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The Obligatory Cable Cutting Article - Part II


In last week's post Matt shared some very useful tips on how to cut your cable bill and some possible alternatives. About a year ago the Future Mrs. and I took the plunge as well. After months of trying to rationalize it away and convince ourselves it wasn't really worth it or that it was too hard to switch we finally parted ways with our cable subscription and the monthly bill that tagged along with it. Little did we know that it would be such a great decision for us not just financially but also personally.

The decision to cut the cord wasn't made lightly. We studied our various options to replace it, ran the numbers to estimate the savings, tried to figure out an exit strategy in case it didn't work out and even kept the cable box around for a couple months while we tested out alternatives just to be on the safe side. It's surprising how easily a simple thing like cable can become such a big part of your life that cutting it out becomes such a large decision. This in and of itself should be a red flag. Should something as simple as a source of entertainment be that big a part of your life? After all, it's for fun. It's not really a requirement for living like food or shelter.

Now the financial part of the decision is pretty easy to get, after all who doesn't want to save roughly $1,000 a year? Just check out what that extra money can do to your savings in our compounding interest calculator for example. But the surprising part we realized is that there are hidden benefits to cutting cable that aren't financially related and didn't even come up during our decision making process. So if Matt's financial argument from last week didn't convince you, allow me to add a couple more points from the non-financial side of life:

You can get more time in your schedule to work on other things.

The amount of time that I got back in my schedule was astounding right from the beginning. Within the first couple of weeks I noticed that I was spending less time just sitting in front of the TV essentially burning away my evenings or weekends. That extra time quickly grew and has allowed me to work on other projects and goals I always wanted to work on - for example this blog. Have work around the house you always wanted to do, a book you've been meaning to read, or a gym membership that's collecting dust? It's surprising what even a couple of extra hours per day can get you when compounded over time.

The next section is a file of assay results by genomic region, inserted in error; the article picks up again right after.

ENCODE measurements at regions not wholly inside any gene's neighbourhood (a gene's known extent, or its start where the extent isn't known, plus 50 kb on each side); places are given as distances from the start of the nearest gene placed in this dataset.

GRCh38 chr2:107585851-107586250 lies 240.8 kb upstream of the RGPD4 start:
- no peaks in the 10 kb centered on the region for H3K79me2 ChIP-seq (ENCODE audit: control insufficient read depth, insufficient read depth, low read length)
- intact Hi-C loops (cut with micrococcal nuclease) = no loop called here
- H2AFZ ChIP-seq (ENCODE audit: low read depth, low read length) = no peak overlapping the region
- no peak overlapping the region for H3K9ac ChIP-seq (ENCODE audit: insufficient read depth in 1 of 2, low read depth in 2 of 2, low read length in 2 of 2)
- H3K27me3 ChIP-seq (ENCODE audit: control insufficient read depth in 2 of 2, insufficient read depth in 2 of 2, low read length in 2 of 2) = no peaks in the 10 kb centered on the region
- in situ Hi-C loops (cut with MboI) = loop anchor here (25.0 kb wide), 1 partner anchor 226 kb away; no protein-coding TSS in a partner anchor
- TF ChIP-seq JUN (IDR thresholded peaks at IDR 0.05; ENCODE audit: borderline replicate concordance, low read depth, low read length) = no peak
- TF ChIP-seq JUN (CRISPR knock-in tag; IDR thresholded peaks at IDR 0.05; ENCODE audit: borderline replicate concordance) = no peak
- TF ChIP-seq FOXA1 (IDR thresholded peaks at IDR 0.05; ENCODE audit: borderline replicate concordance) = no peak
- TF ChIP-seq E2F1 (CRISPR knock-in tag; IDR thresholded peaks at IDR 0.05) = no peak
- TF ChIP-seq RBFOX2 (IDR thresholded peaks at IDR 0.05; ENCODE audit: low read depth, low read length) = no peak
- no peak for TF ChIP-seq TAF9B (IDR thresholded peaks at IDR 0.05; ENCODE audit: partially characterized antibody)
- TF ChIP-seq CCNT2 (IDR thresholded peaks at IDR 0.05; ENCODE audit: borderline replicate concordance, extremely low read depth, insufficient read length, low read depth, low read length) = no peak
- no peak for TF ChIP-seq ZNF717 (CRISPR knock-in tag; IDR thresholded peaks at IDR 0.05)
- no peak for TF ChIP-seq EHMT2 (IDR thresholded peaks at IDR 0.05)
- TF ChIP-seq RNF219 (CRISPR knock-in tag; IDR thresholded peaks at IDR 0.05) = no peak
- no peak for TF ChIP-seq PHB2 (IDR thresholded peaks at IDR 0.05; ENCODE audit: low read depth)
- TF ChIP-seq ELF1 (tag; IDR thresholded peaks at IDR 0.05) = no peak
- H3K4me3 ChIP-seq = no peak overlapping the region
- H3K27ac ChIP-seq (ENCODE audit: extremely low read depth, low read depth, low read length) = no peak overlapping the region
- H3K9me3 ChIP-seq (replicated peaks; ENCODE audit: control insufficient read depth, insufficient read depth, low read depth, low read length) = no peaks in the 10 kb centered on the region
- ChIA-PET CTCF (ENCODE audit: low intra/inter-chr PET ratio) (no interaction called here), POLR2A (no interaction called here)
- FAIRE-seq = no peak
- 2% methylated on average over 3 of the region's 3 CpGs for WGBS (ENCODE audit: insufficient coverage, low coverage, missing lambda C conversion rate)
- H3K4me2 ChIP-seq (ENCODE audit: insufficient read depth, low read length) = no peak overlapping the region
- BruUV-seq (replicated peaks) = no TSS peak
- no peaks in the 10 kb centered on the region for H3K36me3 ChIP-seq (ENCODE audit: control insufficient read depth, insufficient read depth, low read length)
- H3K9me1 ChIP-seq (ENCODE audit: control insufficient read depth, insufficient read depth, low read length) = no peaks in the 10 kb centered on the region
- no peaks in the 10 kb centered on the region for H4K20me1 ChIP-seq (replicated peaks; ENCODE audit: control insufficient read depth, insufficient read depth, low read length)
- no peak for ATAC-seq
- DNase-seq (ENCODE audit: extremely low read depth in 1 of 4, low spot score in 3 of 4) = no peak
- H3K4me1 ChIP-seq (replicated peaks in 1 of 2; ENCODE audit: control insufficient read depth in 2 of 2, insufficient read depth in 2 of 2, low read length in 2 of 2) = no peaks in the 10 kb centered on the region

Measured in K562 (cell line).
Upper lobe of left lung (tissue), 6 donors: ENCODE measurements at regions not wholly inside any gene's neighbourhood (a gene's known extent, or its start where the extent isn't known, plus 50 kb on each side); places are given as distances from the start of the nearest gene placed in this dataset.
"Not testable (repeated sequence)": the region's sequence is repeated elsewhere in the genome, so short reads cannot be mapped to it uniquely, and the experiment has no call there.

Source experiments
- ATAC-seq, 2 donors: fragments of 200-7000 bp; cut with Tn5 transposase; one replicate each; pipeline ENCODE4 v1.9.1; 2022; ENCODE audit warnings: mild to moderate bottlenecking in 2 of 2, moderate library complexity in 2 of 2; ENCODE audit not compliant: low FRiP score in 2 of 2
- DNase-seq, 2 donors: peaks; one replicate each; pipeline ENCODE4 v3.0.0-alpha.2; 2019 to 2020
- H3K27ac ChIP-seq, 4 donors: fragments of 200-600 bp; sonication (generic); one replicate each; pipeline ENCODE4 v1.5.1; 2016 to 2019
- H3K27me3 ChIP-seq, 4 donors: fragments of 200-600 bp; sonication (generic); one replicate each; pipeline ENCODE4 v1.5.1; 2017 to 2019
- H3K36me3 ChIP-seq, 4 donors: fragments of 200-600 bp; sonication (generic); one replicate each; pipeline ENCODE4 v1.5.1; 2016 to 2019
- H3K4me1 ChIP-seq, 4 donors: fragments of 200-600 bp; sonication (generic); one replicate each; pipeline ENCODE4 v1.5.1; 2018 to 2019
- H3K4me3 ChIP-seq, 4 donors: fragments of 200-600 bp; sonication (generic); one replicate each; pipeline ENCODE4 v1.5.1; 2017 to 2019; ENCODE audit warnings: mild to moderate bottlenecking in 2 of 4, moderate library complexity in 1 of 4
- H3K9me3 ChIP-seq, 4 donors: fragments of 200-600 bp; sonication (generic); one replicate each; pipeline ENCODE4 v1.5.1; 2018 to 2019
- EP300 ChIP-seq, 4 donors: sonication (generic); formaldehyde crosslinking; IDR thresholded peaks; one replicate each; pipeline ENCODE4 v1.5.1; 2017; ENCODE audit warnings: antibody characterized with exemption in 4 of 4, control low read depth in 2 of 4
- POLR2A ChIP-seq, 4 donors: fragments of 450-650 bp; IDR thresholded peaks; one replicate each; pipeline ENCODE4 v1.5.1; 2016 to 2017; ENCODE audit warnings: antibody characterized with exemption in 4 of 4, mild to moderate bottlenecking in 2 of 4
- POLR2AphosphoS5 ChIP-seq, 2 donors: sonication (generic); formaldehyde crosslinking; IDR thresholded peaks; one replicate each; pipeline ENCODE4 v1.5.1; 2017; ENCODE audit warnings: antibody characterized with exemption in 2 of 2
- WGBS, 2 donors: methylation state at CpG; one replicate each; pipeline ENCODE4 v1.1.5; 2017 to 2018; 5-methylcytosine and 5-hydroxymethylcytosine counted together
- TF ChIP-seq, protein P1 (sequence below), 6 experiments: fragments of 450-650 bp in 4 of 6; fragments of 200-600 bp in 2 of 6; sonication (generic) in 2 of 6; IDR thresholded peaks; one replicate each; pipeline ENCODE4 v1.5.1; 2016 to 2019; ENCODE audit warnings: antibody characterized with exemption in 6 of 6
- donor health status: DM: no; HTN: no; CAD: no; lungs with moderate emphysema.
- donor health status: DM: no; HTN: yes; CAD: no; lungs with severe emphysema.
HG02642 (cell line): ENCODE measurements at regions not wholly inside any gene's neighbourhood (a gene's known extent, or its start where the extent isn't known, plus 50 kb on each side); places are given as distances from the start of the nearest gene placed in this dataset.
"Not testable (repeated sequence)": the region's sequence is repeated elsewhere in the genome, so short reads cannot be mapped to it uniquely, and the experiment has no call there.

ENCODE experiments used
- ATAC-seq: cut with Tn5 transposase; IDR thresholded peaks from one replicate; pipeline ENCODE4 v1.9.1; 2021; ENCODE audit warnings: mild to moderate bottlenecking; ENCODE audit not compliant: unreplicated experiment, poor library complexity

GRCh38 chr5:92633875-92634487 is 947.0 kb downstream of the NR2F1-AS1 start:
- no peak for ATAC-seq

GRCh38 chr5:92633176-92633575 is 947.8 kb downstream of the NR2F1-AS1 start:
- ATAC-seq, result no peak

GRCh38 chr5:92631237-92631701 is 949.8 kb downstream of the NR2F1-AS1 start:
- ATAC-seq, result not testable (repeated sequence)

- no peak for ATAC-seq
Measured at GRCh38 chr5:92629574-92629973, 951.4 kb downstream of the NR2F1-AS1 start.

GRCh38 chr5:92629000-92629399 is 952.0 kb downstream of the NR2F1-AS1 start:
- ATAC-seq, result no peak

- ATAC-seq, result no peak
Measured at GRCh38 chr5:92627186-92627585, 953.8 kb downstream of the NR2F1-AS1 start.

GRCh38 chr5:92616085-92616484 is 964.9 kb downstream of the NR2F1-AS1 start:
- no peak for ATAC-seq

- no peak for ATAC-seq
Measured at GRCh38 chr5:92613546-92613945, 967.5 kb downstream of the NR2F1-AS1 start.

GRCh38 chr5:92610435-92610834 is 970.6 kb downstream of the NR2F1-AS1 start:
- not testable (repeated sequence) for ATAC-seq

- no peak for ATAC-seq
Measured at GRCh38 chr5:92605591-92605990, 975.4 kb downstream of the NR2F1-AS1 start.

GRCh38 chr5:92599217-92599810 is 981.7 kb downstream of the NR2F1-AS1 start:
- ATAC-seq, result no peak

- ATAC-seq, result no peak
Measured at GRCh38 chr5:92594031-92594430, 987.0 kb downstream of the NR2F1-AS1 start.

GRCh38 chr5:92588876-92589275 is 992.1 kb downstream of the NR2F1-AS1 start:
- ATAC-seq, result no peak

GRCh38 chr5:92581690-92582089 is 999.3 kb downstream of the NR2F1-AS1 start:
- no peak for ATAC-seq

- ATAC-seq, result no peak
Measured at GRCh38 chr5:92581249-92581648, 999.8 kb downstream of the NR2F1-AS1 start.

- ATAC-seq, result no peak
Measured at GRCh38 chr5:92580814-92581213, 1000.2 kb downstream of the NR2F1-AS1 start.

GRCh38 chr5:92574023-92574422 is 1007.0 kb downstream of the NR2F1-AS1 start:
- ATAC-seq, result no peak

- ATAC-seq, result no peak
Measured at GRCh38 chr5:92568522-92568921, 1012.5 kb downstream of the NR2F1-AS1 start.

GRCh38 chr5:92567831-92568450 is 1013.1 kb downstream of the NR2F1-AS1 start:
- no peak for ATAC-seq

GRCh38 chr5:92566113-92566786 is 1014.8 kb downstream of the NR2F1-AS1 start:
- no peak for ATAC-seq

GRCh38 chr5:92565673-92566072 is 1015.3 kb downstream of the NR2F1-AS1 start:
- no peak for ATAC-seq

You can be pickier and more flexible with what you watch.

With standard cable, the programming on each of the channels is defined for you (with the obvious exception of On Demand). As a result it's very easy to just pick something and put it on for the sake of having it on. The problem with this is that it's a bit of a false choice. You're picking from that which the cable companies have selected to put on and there's a much bigger world of content out there even with the hundreds of channels available today. We try to manage our queues to have a good range of different types of movies, TV shows, documentaries, etc. and get to pick from this any time we want and as the mood strikes. Not only is the flexibility helpful but because we have to make a choice (the channels haven't done that work for you) it means you have to want to watch something that much more than just turning on a channel.

You can expand your horizons.

The vast catalogs that are on online streaming platforms is pretty incredible and the ability to get a wide range of content lends itself quite naturally to exploration. We've watched a lot of older TV shows, documentaries, foreign films, etc. that would be much harder to find these days using more traditional means. Additionally, the recommendation features are quite handy at helping to find ideas of other items you may also enjoy. I find it much more entertaining to find content this way that filtering through just what is currently available on the cable guide.

While these are only a few examples of the benefits we have noticed during our year or so without cable I can comfortably say that we have not looked back. We find ourselves not just watching less TV but watching TV in a better way by focusing on that which we really want to watch. The extra time has given us the opportunity to focus on so many other things in our lives and I wouldn't trade that for anything. After all, there's so much more to life than spending several hours a day in front of the TV like so many Americans, on average, do these days. So what will you do with your new found riches and time? Have any other tips on cutting the cord? Let us know - we'd love to hear from you.

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